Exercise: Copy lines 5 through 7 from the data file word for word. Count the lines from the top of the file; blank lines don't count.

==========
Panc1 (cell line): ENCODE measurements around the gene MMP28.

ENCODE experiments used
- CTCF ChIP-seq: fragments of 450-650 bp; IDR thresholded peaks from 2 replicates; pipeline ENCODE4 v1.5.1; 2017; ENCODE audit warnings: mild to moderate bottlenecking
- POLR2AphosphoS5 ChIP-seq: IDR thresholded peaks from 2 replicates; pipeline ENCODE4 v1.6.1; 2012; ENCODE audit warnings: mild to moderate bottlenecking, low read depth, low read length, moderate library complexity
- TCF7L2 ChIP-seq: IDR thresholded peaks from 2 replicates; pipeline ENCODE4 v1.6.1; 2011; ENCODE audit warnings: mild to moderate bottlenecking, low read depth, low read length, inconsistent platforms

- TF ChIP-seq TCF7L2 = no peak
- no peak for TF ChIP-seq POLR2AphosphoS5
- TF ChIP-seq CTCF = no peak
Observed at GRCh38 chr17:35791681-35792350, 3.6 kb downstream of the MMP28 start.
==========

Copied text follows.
- TCF7L2 ChIP-seq: IDR thresholded peaks from 2 replicates; pipeline ENCODE4 v1.6.1; 2011; ENCODE audit warnings: mild to moderate bottlenecking, low read depth, low read length, inconsistent platforms

- TF ChIP-seq TCF7L2 = no peak
- no peak for TF ChIP-seq POLR2AphosphoS5